Economics at your fingertips  

Should central banks lean against the bubble? The monetary policy conundrum under credit frictions and capital accumulation

Giuseppe Ciccarone, Francesco Giuli () and Enrico Marchetti ()

Journal of Macroeconomics, 2019, vol. 59, issue C, 195-216

Abstract: We develop an OLG model with productive capital accumulation, frictional financial markets, sticky prices and a form of heterogeneity among households which splits them between borrowers and lenders in the credit market. In the spirit of Galí, J., 2014. Monetary policy and rational asset price bubbles. Am. Econ. Rev. 104, 721–752, we use this framework to study the consequences of different monetary policy rules, focusing in particular on the so-called “leaning against the wind” policy, according to which the central bank sets the nominal rate so as to prevent the formation of asset price bubbles in the financial markets. Our framework can generate stationary equilibria with rational asset bubbles of different types. In some of these equilibria, the presence of bubbly assets can increase the values of stationary capital and output, whereas in others it reduces them, and we determine three main channels through which the stationary value of the bubble (relative to GDP) can shift the economy in one of the two types of stationary equilibria. We then run numerical simulations to evaluate the dynamic behavior of a bubbly economy in response to different monetary policy rules. Our main conclusion is that, under credit frictions and sticky prices, a “leaning against the wind” policy is desirable only if the reactions of the central bank to inflation and output deviations from their targets are small. If this was not the case, the central bank could run the risk of increasing bubble volatility and rapidly turn the expansionary shock into a recession.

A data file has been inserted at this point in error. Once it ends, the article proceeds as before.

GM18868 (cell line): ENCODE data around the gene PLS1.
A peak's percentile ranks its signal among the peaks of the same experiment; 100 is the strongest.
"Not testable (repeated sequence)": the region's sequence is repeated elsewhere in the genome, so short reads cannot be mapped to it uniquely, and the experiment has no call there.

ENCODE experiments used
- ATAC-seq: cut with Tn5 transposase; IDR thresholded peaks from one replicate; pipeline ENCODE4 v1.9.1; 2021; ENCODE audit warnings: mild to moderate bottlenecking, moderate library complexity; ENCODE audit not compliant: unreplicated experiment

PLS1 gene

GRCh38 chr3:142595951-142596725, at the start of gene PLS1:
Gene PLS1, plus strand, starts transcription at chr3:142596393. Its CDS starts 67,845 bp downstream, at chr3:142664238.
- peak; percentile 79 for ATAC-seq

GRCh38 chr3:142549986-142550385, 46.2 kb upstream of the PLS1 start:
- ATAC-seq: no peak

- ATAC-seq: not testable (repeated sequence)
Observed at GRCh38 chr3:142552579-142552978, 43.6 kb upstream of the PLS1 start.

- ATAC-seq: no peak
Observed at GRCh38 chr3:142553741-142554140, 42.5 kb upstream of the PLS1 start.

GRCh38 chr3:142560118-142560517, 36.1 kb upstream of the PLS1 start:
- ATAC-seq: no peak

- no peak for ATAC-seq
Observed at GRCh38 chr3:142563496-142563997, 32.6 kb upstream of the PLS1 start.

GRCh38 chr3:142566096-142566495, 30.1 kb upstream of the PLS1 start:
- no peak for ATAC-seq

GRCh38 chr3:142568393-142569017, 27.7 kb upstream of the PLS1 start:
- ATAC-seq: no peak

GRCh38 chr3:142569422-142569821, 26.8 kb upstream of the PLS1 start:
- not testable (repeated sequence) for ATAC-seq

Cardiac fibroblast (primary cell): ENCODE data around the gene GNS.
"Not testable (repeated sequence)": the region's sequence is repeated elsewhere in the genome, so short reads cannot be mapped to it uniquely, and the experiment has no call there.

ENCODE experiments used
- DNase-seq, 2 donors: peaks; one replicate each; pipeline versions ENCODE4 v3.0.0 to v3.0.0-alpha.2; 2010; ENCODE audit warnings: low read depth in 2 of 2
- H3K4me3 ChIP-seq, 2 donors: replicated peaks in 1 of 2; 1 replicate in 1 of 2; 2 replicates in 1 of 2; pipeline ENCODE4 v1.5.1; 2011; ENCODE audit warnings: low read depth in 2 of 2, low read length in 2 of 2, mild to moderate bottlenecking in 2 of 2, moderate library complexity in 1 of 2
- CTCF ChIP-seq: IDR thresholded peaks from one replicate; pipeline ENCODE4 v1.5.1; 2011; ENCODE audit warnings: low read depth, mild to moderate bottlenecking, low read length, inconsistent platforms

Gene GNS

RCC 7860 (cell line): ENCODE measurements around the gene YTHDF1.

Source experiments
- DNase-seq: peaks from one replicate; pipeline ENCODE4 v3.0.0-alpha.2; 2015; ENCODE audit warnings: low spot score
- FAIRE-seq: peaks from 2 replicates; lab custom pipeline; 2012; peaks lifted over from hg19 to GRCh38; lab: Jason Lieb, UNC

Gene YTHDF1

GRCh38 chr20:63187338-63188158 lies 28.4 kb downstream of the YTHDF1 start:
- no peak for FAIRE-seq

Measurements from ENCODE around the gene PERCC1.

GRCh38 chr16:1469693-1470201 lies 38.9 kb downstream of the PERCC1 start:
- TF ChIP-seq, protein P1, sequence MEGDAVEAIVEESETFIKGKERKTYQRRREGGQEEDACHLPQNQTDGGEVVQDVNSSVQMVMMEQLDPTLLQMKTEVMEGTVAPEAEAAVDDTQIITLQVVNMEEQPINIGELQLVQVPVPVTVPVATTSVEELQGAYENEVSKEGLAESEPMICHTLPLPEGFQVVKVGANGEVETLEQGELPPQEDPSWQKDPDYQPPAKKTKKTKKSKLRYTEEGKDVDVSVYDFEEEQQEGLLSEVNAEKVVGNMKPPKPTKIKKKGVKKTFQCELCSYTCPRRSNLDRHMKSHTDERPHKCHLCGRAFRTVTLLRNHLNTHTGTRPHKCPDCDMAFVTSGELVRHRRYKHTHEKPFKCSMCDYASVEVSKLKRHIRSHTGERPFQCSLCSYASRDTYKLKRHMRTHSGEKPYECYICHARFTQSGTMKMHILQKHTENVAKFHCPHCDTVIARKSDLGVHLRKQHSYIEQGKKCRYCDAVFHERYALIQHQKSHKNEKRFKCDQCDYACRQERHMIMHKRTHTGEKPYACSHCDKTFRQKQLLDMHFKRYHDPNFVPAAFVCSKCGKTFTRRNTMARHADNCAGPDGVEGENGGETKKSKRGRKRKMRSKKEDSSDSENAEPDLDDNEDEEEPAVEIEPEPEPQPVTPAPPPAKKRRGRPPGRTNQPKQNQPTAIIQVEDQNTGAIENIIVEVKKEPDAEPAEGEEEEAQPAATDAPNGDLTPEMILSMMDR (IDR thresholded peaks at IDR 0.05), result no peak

Keywords: Asset price bubbles; Monetary policy; Overlapping generations models; Stabilization policies (search for similar items in EconPapers)
JEL-codes: E13 E32 E44 E52 G12 (search for similar items in EconPapers)
Date: 2019
References: View references in EconPapers View complete reference list from CitEc
Citations: View citations in EconPapers (1) Track citations by RSS feed

Downloads: (external link)
Full text for ScienceDirect subscribers only

Related works:
This item may be available elsewhere in EconPapers: Search for items with the same title.

Export reference: BibTeX RIS (EndNote, ProCite, RefMan) HTML/Text

Persistent link:

Access Statistics for this article

Journal of Macroeconomics is currently edited by Douglas McMillin and Theodore Palivos

More articles in Journal of Macroeconomics from Elsevier
Bibliographic data for series maintained by Dana Niculescu ().

Page updated 2019-09-27
Handle: RePEc:eee:jmacro:v:59:y:2019:i:c:p:195-216